I'd like to echo what a lot of people are saying here about limiting the number of sets beginners are exposed to, so that they don't get overwhelmed. This might have been unsaid because it's obvious, but I also think the order in which you introduce sets can also be important, and not just the base set. I personally was introduced to Dominion very late compared to most people here, I think in 2014, and the first set I played with after Base was Prosperity. Now Prosperity is a very good set (although with a lot of duds, ironically a lot of the Treasures) but looking back on it I think it might hampered my development as a player to have been introduced to it before the other sets. The set is very Treasure-based (obviously, given its theme) so it took me a long time to truly grasp the power of treasureless engines. I think a lot of early players go through a "just buy treasures; that always works" phase after their Village Idiot phase, but for me I think that phase was especially long because Base and Prosperity had shaped my paradigms so much. I remember when I first saw Masterpiece, I thought it was a great card because of all the Silvers it gave.

I think that Intrigue is the best expansion to introduce after Base, and not just because of chronology, but because it has some of the best treasureless deck enablers in the game. It took me a long time to warm up to Intrigue because so many of the cards blew my synapses in terms of what I thought was a good card. The first time I read Minion's text, I just did not get it at all. "+ $2 and +1 action? Isn't that just the same as a Silver? And why on earth would I want to discard my whole hand and then draw a puny 4 cards? How will I play my treasures then?" It only clicked for me after I played someone on a Minion board (and they crushed me, of course.) I think Intrigue is one of the best expansions, period, now that Scout and co. were shown the door while the set still has classic cards that open up new strategies.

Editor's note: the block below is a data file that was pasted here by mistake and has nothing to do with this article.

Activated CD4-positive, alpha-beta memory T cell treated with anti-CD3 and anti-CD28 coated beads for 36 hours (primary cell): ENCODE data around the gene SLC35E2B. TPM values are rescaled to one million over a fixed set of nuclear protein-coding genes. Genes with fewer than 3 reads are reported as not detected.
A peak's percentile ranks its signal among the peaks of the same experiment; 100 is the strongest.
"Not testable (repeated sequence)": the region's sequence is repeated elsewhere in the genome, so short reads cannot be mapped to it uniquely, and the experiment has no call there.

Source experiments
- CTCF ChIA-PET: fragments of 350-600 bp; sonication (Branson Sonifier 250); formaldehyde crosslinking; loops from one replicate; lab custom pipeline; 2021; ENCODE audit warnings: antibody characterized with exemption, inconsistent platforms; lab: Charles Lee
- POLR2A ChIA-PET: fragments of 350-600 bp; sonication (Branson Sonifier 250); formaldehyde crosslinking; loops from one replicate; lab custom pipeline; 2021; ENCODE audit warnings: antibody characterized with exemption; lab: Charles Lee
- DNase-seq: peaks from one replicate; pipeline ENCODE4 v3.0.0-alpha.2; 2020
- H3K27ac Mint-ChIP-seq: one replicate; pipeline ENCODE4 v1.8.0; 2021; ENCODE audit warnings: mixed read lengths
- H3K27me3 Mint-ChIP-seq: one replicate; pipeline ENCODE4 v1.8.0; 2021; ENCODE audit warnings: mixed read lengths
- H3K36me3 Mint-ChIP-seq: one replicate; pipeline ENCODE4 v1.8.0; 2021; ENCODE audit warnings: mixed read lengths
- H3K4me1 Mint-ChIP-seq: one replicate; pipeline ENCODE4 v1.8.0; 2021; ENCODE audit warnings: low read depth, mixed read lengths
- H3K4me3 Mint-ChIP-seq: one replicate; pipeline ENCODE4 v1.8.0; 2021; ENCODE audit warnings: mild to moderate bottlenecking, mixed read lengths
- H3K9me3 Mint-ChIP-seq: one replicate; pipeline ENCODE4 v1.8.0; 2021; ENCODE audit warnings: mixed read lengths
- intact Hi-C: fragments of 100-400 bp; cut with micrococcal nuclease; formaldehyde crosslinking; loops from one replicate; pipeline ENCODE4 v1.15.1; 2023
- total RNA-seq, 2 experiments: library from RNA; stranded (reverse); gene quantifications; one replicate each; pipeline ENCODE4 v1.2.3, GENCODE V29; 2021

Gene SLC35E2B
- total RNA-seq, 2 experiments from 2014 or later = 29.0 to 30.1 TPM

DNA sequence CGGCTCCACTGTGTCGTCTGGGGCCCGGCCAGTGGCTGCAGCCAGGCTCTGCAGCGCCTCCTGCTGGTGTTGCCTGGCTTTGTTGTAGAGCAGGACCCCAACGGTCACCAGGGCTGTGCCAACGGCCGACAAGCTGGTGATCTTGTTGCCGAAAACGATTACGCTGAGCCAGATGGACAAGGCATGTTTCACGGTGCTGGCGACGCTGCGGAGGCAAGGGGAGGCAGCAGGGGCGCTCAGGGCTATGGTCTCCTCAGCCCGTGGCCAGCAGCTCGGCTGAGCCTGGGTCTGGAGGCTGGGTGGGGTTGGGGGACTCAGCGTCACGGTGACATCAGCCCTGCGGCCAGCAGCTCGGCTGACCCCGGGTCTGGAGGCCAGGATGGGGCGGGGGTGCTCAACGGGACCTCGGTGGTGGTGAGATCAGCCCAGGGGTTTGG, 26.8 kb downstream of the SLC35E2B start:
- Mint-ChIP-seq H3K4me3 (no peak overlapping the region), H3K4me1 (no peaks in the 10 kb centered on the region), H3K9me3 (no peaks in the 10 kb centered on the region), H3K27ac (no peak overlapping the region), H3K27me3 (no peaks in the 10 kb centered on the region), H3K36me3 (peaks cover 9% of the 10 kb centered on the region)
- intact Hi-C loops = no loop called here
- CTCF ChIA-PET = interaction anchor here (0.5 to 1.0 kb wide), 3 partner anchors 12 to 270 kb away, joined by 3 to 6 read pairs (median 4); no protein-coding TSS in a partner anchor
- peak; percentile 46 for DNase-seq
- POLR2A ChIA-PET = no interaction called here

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werothegreat

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Re: Dominion Strategy: Then, Now, and the Future
« Reply #36 on: September 05, 2017, 10:59:50 pm »
+2

I think that Intrigue is the best expansion to introduce after Base, and not just because of chronology

Personally I'd advocate for a total chronological introduction of sets, shifting Alchemy as necessary.  Maybe introduce it around Dark Ages, either just before or just after.
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Re: Dominion Strategy: Then, Now, and the Future
« Reply #37 on: September 05, 2017, 11:57:58 pm »
+4

Beyond Awesome had a similar idea, but more of me being a co-runner with himself.  He has quite a few ideas about doing podcasts and game commentaries.  I guess my idea would be a bit more prosaic - I was thinking of having two weekly posts: one aimed at newer players (which I could write myself), and one aimed at expert players (which I would not be comfortable writing, mainly as I've found expert players tend to say my expert advice is bad), which could be a rotating guest post.

Ideas for new player posts:
-basic strategic concepts (why is it good to trash, how do I engine)
-individual card articles
-Let's Explore [expansion of the week] - go through a set's themes and mechanics, what's interesting about it, the impact it's had, why you should add it to your collection, etc.

Well, I cannot speak for others, but I would also be interested in writing the occasional beginner's article. I think I would have been doing so over the last couple years if the blog had been active.
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Donald X.

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Re: Dominion Strategy: Then, Now, and the Future
« Reply #38 on: September 06, 2017, 12:03:39 am »
+21

You know if this changeover happens in a timely fashion, the front page could have Nocturne previews.